11/18/2021 at 8:33 a.m. CET
David Page / Cristina Gallardo
The government has been chaining since the beginning of the pandemic Bankruptcy moratoriums to avoid escalating company closures affected by the cessation or decline in activity during the crisis. Since April 2020, in the midst of the first state of alert, these moratoriums have been extended, which allow companies that would be viable under normal business conditions not to file for bankruptcy or to activate their creditors.
The aim of the measure proposed by the executive is to maintain business activity and employment while returning to pre-crisis levels. That means providing companies with legal tools to create a cascade of Bankruptcies of Companies and facilitate refinancing agreements and out-of-court arrangements.
The current bankruptcy moratorium ends next December 31 and from the business associations they are starting to mobilize in order to obtain a new extension of the measure. Entrepreneurs and freelancers are calling for the suspension of the bankruptcy filing obligation to be extended in order to avoid a bankruptcy wave at the beginning of next year and the collapse of the courts responsible for bankruptcy administration.
From the employer CEOE and the Federation of Workers’ associations Self-employed (AT A) It should be noted that the Ministry of Economic Affairs, under the command of Vice President Nadia Calviño, must extend the bankruptcy moratorium beyond this year due to the enormous number of companies that are still in trouble and are still covered by auxiliary systems (particularly ERTEs linked to Covid, now extended until the end of February next year while working on a new permanent ERTE system).
“Ending the moratorium on insolvency does not make sense under the current economic circumstances. It must be sustained until we see how companies behave after the aid is withdrawn and until the economic recovery is complete. If not, the courts will be overwhelmed, “he argues Celia Ferrero, Vice President of ATA. “The moratorium should be in place until 2022,” sentence. A full year extension, which is the same as the previous extension approved by the government in mid-March and through to the end of 2021, but which may be excessive.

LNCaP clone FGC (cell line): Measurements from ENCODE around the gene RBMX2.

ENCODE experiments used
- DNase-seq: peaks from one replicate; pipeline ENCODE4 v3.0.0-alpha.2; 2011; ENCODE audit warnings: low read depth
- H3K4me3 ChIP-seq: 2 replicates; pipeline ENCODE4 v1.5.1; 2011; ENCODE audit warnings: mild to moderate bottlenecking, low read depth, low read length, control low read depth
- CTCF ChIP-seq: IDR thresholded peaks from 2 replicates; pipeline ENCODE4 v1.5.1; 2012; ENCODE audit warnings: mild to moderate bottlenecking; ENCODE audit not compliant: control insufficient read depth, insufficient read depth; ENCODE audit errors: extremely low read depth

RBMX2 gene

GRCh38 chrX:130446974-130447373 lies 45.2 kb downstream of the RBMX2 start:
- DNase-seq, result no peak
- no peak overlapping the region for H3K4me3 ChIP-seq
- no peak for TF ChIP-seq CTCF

However, both CEOE and ATA handle one more scenario that they deem to be almost indispensable for practical and operational reasons: extend the moratorium at least until the insolvency law reform comes into force which were drawn up by the justice and economics ministries and serve to implement the European corporate restructuring guidelines.
Although entrepreneurs and freelancers oppose some of the measures provided for in the government’s draft law (the retention of the privilege of national debt with the state treasury and social security in the event of restructuring or second chance, the lack of an early warning system, Eliminating the number of liquidators in the case of micro business bankruptcies& mldr;), acknowledge that the regulation will include advances such as the development of restructuring plans as pre-bankruptcy tools, some improvements to the second chance mechanism, or changes to streamline the bankruptcy process. Hence, employers understand that there is no point in ending the bankruptcy moratorium once the law reform is in place.
The government rush